7. Every collaboration and story is a chance to grow as an artist. What lessons have you taken away from your work on Empress so far?
von Grawbadger: Empress has definitely given me the opportunity to really study more Asain inspired art. It had been a while since I really took a meticulous look some of that stuff and it really helped to get me on track for what we were trying to do here.
8. Speaking of lessons learned, what have been some of the most unique or challenging factors you have encountered in inking the story?
von Grawbadger: In my case, it’s all about the approach of the inks in this book. Having been doing this as long as I have, I have developed a default to which I always start from and work from there. This approach to Empress is counter to some of what my default settings are and I had to keep reminding myself not to fall back on the old way of doing it. For example, I’m more used to making the distinctions between planes more obvious. A thicker line weight on a character or object in the foreground to break them away from the background. The approach we’re taking doesn’t call for that and in the beginning of the series, I would catch myself drifting into thicker lines or Stuart would spot it during our draft critiques, and I’d have to reign myself in a bit. It wasn’t anything too egregious, but it would happen. I think I have it under control now(crosses fingers).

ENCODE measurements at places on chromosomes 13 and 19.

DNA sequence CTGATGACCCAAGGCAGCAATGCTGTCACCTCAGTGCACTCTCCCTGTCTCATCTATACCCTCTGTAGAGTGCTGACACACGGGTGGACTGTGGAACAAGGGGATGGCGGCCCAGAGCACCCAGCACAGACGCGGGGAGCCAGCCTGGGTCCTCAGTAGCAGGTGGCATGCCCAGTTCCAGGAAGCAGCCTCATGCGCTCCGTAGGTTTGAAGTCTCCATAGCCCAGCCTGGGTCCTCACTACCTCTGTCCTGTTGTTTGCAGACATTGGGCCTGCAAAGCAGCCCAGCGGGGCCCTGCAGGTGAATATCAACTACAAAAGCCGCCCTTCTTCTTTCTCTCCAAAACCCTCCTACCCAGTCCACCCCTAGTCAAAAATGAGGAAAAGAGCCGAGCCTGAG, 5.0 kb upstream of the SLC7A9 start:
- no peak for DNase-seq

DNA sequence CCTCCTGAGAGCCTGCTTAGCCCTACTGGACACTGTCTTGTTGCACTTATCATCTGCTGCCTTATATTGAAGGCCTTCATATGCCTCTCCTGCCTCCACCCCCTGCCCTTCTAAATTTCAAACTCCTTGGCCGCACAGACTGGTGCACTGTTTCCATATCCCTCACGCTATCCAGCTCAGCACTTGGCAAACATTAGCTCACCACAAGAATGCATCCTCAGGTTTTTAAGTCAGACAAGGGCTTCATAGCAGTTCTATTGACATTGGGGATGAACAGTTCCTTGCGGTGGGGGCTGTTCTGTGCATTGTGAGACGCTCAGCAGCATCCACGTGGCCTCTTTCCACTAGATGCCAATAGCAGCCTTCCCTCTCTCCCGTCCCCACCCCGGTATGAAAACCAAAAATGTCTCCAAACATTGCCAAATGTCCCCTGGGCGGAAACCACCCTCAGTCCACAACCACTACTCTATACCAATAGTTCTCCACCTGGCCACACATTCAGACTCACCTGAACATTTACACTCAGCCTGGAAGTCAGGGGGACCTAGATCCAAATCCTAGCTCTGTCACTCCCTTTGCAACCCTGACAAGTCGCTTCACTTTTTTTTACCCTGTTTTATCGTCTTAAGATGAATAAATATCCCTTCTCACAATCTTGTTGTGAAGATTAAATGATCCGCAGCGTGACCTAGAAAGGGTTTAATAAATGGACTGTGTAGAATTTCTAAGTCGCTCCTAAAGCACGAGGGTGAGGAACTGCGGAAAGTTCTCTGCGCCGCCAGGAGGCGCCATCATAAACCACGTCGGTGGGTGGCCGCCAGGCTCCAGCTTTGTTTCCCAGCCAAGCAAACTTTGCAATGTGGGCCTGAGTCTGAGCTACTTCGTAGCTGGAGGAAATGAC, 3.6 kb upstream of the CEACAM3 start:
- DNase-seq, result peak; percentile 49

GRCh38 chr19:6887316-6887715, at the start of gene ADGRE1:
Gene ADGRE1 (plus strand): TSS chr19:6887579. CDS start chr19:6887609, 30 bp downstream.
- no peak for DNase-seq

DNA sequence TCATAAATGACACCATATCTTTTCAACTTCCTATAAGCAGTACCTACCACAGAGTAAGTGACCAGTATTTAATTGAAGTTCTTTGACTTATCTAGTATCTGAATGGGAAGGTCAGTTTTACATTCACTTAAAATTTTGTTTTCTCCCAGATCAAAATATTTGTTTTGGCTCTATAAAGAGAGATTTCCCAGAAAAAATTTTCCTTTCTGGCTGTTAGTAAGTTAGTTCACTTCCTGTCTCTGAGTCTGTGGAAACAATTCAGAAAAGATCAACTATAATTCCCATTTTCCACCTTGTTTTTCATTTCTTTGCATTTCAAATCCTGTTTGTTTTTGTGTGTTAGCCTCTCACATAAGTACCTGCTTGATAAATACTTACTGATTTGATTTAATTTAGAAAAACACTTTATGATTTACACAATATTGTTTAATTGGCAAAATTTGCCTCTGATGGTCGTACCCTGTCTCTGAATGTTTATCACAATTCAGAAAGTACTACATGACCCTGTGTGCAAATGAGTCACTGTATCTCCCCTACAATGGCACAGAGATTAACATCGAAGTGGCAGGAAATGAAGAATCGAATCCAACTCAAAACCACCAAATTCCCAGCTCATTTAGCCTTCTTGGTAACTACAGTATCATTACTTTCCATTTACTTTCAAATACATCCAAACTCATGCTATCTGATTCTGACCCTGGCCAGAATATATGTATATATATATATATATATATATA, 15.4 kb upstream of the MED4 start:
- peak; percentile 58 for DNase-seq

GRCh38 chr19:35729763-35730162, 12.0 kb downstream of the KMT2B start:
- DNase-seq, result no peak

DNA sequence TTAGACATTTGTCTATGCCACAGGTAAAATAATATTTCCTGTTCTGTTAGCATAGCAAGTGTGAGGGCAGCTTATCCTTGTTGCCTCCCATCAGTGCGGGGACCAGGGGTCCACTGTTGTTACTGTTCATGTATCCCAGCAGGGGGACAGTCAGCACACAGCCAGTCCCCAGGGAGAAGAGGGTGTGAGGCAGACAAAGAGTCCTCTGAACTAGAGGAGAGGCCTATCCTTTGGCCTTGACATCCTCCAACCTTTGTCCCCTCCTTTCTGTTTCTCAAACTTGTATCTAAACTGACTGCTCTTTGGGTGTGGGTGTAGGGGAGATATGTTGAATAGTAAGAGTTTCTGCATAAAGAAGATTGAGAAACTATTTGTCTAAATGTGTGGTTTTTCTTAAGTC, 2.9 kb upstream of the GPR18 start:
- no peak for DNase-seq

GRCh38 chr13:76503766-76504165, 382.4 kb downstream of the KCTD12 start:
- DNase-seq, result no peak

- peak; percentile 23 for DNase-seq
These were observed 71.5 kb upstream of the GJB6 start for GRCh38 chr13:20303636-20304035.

9. What components of this story, specifically your own contributions, are you most anticipating having readers finally see and respond to now that the series is being released?
von Grawbadger: Wow, how to answer that? I’m eager for the readers to see the new (for us anyway) approach and see what they think. With social media, I wont have to wait long. Though the art is still done on boards old school style, I used more digital effects to compliment it than I have on books previously. Though if I did my job right, the reader wontnotice and respond to that specifically. So I guess I’m eager to see what they didn’t notice as much as what they did and enjoyed.
10. Last thing, would you mind sharing one particular panel or sequence fromEmpress #1 with our readers that you enjoyed working on and what you think it displays about your work on the series?
von Grawbadger: I guess it will be pretty obvious when seen by everyone but it’s hard not to love the double page splash(Pg 6-7) with the Dino-rider, as a fan myself! As far as what I think displays my work….page two in the auditorium was fun; not a lot of textures but a lot of detail. To be honest though, I think it’s going to be the breadth and scope of Empress as opposed to a single image or page that grabs reader.